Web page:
We actually ran out of time so we will never know how the remnants of Sinclair's brigade would ahve fared against a hoard of 80+ Arab figures. Barclay's brigade was engaged with another hoard of Beja, who had rallied and were coming on for a third attack. So they would not be able to assist Sinclair.

Who won? I can't say for certain, but we all had fun playing the game, so everyone was a winner in my book.

One of the hazzards of playing with toy soldiers - a good solid bump of the table with one's knee can send a line of troops tumbling into the sand. The 21st Lancers are Britains figures.

The Butcher's Bill: I didn't keep track of the Dervish casualties but in my own brigade of around 100 figures I lost 45 killed or wounded or missing. That is a fairly high casualty percentage and reflects the number o melees that I was in. Approximately 15 casualties were sustained from the Krupp gun before I could even close with the Dervish. I think that Bill suffered a similar percentage of casualties in his brigade.

York and Lancaster Regt. = 19 casualties out of 60 figures
Camel Corps                     = 22 casualties out of 46 figures
Naval Crew                      =  4 casualties out of 8 figures (one gun was wiped out- 4 figure crews)

The Next Day:  This morning, rather than putting all of my soldiers away in their boxes, I decided to set up a diorama of a British square under attack from the Dervish. I will leave this setup for a week or so and then take it down so that I can set up some European scenary for 28mm Seven Years War games.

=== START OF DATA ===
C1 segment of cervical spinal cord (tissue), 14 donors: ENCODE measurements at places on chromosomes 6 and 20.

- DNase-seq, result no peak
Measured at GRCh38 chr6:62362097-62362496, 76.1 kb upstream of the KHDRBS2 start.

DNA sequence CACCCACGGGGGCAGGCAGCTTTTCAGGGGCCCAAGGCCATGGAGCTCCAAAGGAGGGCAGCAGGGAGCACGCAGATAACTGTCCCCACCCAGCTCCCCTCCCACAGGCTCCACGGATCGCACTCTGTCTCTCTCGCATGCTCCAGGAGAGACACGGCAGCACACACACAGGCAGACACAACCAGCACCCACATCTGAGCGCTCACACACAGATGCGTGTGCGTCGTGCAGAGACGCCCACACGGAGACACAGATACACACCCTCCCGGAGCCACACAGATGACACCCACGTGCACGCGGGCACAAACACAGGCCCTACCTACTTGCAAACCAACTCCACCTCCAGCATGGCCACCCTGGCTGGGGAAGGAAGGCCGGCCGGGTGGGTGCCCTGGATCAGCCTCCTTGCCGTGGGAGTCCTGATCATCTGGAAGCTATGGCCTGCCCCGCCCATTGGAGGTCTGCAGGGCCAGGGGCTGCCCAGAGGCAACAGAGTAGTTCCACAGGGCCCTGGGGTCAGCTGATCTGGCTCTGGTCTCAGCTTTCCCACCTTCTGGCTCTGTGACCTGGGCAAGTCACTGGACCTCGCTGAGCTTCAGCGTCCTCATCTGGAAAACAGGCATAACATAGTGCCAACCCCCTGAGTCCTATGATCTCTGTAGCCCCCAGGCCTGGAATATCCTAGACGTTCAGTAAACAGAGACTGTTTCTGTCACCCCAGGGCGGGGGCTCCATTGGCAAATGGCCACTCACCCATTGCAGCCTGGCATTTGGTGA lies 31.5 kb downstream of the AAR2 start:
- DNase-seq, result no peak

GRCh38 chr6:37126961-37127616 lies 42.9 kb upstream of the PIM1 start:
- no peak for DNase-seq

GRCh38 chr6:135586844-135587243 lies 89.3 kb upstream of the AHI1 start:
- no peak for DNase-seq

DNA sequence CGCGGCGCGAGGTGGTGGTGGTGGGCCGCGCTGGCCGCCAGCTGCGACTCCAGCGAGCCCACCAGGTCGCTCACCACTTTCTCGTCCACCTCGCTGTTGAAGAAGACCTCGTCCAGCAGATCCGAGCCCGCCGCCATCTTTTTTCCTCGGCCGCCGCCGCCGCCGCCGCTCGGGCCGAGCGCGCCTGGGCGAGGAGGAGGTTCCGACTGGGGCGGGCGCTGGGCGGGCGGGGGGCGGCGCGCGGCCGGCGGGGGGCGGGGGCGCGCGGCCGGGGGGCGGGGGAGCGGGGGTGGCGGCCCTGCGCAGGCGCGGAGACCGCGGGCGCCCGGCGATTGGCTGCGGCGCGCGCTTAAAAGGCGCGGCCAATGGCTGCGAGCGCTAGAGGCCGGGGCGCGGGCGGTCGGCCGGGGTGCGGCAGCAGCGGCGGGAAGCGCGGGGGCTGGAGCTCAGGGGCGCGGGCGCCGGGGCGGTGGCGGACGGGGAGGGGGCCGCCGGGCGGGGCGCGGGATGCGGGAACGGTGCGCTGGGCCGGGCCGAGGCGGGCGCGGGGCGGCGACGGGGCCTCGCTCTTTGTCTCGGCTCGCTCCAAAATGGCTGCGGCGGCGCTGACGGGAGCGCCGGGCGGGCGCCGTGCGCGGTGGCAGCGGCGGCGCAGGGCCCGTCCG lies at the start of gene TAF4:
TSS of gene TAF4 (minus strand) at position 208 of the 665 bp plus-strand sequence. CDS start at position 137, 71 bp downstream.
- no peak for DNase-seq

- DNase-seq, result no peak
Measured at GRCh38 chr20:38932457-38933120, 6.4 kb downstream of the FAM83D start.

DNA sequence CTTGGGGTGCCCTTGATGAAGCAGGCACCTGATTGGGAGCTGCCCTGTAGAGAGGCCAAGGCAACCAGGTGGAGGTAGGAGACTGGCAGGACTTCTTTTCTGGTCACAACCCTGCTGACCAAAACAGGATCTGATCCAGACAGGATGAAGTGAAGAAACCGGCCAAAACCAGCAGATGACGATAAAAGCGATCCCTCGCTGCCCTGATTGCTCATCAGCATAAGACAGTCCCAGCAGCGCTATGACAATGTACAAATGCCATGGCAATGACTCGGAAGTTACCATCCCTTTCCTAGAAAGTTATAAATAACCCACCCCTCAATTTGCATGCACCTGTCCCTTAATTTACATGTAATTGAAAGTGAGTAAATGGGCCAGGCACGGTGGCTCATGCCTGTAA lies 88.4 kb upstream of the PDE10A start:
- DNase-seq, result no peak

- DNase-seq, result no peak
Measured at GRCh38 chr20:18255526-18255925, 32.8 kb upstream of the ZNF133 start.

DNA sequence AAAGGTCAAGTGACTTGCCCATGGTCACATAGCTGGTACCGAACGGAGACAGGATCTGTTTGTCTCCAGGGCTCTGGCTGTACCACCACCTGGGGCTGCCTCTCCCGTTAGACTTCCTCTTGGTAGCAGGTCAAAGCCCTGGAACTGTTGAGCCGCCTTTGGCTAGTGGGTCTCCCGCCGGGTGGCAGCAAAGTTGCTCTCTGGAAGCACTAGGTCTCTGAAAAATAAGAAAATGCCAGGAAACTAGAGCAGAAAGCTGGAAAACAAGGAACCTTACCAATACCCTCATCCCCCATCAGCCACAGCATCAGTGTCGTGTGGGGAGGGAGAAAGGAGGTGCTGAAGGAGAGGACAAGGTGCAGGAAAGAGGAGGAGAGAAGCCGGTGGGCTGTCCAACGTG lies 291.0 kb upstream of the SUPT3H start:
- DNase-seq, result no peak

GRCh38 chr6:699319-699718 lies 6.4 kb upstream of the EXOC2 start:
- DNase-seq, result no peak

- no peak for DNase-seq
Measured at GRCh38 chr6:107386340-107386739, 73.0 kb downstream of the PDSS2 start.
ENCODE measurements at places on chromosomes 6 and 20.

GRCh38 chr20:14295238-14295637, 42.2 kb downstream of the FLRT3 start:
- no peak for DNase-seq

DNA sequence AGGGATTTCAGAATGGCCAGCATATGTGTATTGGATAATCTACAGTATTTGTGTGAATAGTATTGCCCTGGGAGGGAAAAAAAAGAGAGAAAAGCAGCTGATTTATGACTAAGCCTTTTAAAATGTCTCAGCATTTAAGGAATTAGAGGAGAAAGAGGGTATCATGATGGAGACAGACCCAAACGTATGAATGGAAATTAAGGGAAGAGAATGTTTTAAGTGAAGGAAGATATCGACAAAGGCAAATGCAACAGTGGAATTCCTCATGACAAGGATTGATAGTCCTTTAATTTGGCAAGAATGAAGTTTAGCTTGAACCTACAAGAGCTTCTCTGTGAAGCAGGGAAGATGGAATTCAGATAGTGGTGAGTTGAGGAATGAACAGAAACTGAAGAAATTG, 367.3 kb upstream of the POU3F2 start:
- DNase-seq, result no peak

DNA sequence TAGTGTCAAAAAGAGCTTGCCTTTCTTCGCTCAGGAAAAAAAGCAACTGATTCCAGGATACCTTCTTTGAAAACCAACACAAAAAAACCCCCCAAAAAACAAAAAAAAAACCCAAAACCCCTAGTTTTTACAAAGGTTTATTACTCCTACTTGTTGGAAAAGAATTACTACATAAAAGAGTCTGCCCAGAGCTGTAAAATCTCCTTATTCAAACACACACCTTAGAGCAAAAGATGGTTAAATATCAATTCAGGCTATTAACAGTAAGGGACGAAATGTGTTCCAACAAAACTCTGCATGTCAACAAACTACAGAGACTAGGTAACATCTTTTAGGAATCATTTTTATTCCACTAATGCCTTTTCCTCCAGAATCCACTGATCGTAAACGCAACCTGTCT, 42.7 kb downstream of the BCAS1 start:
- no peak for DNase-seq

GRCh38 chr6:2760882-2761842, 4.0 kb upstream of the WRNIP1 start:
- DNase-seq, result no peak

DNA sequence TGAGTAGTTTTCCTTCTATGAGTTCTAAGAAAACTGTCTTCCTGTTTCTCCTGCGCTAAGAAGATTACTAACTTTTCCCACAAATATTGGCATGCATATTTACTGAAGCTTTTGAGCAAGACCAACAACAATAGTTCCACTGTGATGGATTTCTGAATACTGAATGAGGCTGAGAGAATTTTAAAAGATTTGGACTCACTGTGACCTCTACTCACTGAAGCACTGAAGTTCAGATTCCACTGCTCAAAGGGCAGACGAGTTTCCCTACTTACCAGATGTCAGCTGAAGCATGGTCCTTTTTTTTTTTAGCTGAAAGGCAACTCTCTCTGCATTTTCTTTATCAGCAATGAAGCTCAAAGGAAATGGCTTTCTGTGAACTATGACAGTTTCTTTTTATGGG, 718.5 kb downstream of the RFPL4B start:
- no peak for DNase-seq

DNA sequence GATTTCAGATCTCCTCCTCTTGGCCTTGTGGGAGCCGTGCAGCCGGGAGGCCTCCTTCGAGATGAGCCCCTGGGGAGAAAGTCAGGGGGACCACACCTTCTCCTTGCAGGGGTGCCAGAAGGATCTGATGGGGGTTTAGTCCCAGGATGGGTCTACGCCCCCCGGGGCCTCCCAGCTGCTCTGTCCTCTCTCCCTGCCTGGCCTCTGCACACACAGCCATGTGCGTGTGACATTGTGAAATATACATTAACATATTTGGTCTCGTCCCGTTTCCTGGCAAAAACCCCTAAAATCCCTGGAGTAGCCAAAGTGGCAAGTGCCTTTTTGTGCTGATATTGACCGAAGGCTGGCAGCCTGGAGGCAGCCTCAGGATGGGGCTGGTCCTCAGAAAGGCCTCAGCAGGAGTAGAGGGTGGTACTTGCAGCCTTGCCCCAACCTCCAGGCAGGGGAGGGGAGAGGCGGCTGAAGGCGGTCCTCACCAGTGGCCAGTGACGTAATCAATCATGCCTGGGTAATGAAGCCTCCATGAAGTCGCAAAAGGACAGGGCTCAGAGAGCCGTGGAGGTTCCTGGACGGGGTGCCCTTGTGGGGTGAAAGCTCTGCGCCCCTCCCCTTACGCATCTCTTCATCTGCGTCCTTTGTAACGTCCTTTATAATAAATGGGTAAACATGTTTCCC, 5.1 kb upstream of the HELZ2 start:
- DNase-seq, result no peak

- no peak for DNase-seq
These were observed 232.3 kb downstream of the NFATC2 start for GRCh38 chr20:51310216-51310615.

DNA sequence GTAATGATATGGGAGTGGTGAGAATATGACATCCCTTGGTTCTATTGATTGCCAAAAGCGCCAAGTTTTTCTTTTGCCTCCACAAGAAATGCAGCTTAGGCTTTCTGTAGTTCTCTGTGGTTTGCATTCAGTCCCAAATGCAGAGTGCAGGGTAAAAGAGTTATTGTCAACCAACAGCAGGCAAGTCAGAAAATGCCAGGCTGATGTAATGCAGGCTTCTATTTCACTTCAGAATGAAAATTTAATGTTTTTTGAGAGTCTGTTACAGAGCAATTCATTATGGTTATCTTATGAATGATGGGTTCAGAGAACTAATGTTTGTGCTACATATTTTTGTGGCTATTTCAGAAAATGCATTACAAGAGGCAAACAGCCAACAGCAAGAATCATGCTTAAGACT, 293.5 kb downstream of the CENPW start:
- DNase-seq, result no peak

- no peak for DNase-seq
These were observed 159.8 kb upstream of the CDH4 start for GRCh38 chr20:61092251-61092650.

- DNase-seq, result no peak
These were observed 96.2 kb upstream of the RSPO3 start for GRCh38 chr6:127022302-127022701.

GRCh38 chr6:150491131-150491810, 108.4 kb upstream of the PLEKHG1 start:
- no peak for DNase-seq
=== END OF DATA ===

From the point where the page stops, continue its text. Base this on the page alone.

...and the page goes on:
This morning, after clearing the battle debris off of the table, I set up a new square of just my troops: York & Lancaster Regiment and the Camel Corps.

Friday, October 14, 2016

Day 10: Sans Souci

We visited Frederick's palace of Sans Souci in Potsdam on Wednesday October 12, 2016. I will just post some of the pix for your viewing pleasure. Sans Souci is a small palace by contemporary standards and Frederick had a large hand in the design of the building and interiors.

Sans Souci: Without a Care
The front facade presides over a terraced garden.

Andy Warhol's take on Frederick II

His grave. Visitors traditionally place a potato on his grave (for good luck?).

The graves of Fritz and his dogs. No spouse though.

Frederick died in this BarcaLounger. In his last days he couldn't breath unless sitting upright. A hidden foot rest folds out as needed.

His writing desk.

His Music Room

Picture gallery in a separate building contains lots of Reubens and Van Dyke paintings.

That is the end of the Duffy Tour of 2016. A good time was had by all, including yours truly, and it was great to see some long time friends from Sweden, Italy, Britain, Germany, Canada and the USA. It will probably be Christopher Duffy's last guided tour due to health problems, but I did a terrific job of presenting the facts about the battles and produced many a laugh with his wry, tongue-in-cheek sense of humor.

Best of all though, I feel my SYW mojo coming back and look forward to hitting the painting table and game table once again.

Wednesday, October 12, 2016

Day 9: Kunersdorf & Zorndorf

Roundshot (12-pd) on the lower left and a unicorn shell on the lower left/right. Gregory hold a piece of grapeshot in his right hand and a 6-pd roundshot in his left hand.

We left Dresden this morning in sunshine, but soon encountered pouring rain which lasted all the way to Frankfurt on the Oder. We then crossed the Oder where we entered the town of Slubice and met up with a battlefield archeologist, named Gregory, who has been searching the Kunersdorf battlefield since 2009 and documenting where he found metal. His findings are the basis for some new interpretations of what actually happened at Kunersdorf.

We entered Gregory's laboratory/office where we found a number of artifacts layed out across several tables, including musket balls, artillery roundshot and howitzer fragments, and buttons from both sides.